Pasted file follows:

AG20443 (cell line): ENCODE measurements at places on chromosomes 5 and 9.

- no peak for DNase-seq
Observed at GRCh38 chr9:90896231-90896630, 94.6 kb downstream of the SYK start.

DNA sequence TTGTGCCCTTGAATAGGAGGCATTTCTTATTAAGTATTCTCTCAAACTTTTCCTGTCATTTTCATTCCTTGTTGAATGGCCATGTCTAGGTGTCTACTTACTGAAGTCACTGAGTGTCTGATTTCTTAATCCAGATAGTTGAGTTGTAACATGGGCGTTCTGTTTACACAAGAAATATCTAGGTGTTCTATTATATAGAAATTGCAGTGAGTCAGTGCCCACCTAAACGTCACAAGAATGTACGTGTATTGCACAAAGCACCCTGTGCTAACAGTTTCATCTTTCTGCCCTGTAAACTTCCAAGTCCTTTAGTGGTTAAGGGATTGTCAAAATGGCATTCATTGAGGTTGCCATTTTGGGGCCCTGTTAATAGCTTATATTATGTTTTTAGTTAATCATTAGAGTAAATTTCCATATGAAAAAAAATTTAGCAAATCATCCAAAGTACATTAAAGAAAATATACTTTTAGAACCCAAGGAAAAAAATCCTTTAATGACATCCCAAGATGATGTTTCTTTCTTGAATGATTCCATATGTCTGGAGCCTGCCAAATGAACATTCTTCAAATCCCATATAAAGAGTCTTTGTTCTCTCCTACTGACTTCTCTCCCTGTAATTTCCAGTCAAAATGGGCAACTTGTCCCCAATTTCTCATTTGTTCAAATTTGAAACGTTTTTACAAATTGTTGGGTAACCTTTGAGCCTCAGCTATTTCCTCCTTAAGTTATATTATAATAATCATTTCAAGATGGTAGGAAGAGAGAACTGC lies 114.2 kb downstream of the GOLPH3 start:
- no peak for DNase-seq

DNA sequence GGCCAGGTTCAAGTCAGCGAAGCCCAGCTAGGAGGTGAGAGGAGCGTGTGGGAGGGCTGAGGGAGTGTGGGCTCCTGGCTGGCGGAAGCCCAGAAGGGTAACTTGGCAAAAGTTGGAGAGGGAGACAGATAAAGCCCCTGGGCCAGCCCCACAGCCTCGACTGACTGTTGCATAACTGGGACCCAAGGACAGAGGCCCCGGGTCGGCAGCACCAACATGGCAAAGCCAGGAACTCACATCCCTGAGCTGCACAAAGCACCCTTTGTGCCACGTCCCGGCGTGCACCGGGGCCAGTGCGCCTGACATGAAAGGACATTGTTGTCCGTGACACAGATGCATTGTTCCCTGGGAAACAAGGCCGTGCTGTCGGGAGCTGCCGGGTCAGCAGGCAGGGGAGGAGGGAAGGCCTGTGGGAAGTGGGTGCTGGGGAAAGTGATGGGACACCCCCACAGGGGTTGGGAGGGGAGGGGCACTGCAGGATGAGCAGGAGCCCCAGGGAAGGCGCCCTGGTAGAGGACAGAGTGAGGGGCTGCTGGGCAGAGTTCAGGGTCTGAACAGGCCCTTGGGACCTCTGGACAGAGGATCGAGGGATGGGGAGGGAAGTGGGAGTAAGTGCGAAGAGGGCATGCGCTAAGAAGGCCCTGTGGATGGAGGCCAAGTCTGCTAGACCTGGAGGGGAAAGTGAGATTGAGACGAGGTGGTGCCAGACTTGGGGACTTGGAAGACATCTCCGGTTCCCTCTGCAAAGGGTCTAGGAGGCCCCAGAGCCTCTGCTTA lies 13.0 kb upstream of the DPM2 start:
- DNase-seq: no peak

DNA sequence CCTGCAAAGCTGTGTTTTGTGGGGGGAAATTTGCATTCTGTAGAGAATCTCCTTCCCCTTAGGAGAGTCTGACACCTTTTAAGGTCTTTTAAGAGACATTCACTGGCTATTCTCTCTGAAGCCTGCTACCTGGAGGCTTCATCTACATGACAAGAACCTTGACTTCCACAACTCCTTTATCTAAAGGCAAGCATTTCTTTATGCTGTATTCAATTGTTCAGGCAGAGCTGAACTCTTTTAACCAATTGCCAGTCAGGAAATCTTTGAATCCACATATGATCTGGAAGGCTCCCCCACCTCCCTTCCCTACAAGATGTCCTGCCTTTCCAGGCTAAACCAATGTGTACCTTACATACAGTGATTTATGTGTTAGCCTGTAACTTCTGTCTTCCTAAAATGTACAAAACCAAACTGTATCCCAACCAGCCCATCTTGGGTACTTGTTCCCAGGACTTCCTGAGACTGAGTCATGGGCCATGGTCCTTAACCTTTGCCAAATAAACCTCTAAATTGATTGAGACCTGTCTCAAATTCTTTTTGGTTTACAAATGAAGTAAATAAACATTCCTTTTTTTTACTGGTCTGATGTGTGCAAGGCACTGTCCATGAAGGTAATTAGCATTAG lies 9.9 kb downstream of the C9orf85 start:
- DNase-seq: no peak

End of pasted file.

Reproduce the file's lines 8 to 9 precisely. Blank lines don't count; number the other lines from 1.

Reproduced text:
DNA sequence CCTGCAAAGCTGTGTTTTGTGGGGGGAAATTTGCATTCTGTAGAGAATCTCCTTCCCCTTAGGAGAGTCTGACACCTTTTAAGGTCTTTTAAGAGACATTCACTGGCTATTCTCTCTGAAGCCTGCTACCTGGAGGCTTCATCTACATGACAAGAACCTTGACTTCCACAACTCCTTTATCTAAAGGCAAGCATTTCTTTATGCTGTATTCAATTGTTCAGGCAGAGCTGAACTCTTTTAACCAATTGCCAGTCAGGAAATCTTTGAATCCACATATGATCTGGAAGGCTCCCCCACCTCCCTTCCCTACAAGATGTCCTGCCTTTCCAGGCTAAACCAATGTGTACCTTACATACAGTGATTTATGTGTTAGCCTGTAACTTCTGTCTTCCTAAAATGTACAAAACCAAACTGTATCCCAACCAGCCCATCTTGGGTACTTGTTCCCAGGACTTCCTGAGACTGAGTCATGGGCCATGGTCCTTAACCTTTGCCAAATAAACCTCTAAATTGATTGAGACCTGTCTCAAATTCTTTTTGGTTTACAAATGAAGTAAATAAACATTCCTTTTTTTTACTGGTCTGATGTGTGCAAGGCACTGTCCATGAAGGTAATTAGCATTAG lies 9.9 kb downstream of the C9orf85 start:
- DNase-seq: no peak